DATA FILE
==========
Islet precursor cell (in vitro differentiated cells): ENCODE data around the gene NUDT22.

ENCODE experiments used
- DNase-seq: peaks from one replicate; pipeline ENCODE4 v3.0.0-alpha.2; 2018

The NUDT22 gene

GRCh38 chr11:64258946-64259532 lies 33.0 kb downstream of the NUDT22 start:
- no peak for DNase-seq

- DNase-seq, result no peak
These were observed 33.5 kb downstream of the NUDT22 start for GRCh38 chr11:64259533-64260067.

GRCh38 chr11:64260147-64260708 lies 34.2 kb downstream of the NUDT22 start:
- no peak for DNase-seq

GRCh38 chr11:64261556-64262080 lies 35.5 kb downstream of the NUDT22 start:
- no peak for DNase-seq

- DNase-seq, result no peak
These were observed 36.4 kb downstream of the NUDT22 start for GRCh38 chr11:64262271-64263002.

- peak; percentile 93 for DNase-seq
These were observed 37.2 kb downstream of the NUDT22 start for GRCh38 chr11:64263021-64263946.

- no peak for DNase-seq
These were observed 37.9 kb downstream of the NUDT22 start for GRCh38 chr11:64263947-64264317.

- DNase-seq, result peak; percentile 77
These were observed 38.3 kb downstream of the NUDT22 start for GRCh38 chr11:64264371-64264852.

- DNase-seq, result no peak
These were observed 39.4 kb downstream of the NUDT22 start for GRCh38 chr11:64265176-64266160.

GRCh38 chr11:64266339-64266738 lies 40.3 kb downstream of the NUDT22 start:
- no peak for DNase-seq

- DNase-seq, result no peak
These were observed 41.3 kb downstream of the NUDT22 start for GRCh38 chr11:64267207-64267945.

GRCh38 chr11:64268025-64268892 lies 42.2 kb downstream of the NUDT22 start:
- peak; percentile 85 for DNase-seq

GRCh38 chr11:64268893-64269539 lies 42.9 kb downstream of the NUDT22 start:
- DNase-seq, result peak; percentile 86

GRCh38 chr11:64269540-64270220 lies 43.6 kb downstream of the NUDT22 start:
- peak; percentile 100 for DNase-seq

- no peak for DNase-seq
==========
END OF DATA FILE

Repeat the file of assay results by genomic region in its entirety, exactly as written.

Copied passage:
Islet precursor cell (in vitro differentiated cells): ENCODE data around the gene NUDT22.

ENCODE experiments used
- DNase-seq: peaks from one replicate; pipeline ENCODE4 v3.0.0-alpha.2; 2018

The NUDT22 gene

GRCh38 chr11:64258946-64259532 lies 33.0 kb downstream of the NUDT22 start:
- no peak for DNase-seq

- DNase-seq, result no peak
These were observed 33.5 kb downstream of the NUDT22 start for GRCh38 chr11:64259533-64260067.

GRCh38 chr11:64260147-64260708 lies 34.2 kb downstream of the NUDT22 start:
- no peak for DNase-seq

GRCh38 chr11:64261556-64262080 lies 35.5 kb downstream of the NUDT22 start:
- no peak for DNase-seq

- DNase-seq, result no peak
These were observed 36.4 kb downstream of the NUDT22 start for GRCh38 chr11:64262271-64263002.

- peak; percentile 93 for DNase-seq
These were observed 37.2 kb downstream of the NUDT22 start for GRCh38 chr11:64263021-64263946.

- no peak for DNase-seq
These were observed 37.9 kb downstream of the NUDT22 start for GRCh38 chr11:64263947-64264317.

- DNase-seq, result peak; percentile 77
These were observed 38.3 kb downstream of the NUDT22 start for GRCh38 chr11:64264371-64264852.

- DNase-seq, result no peak
These were observed 39.4 kb downstream of the NUDT22 start for GRCh38 chr11:64265176-64266160.

GRCh38 chr11:64266339-64266738 lies 40.3 kb downstream of the NUDT22 start:
- no peak for DNase-seq

- DNase-seq, result no peak
These were observed 41.3 kb downstream of the NUDT22 start for GRCh38 chr11:64267207-64267945.

GRCh38 chr11:64268025-64268892 lies 42.2 kb downstream of the NUDT22 start:
- peak; percentile 85 for DNase-seq

GRCh38 chr11:64268893-64269539 lies 42.9 kb downstream of the NUDT22 start:
- DNase-seq, result peak; percentile 86

GRCh38 chr11:64269540-64270220 lies 43.6 kb downstream of the NUDT22 start:
- peak; percentile 100 for DNase-seq

- no peak for DNase-seq